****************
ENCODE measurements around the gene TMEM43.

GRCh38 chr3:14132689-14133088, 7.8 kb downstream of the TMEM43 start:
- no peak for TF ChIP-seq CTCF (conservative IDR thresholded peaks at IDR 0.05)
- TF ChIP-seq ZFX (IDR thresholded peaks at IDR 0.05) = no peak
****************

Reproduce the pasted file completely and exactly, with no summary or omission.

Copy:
ENCODE measurements around the gene TMEM43.

GRCh38 chr3:14132689-14133088, 7.8 kb downstream of the TMEM43 start:
- no peak for TF ChIP-seq CTCF (conservative IDR thresholded peaks at IDR 0.05)
- TF ChIP-seq ZFX (IDR thresholded peaks at IDR 0.05) = no peak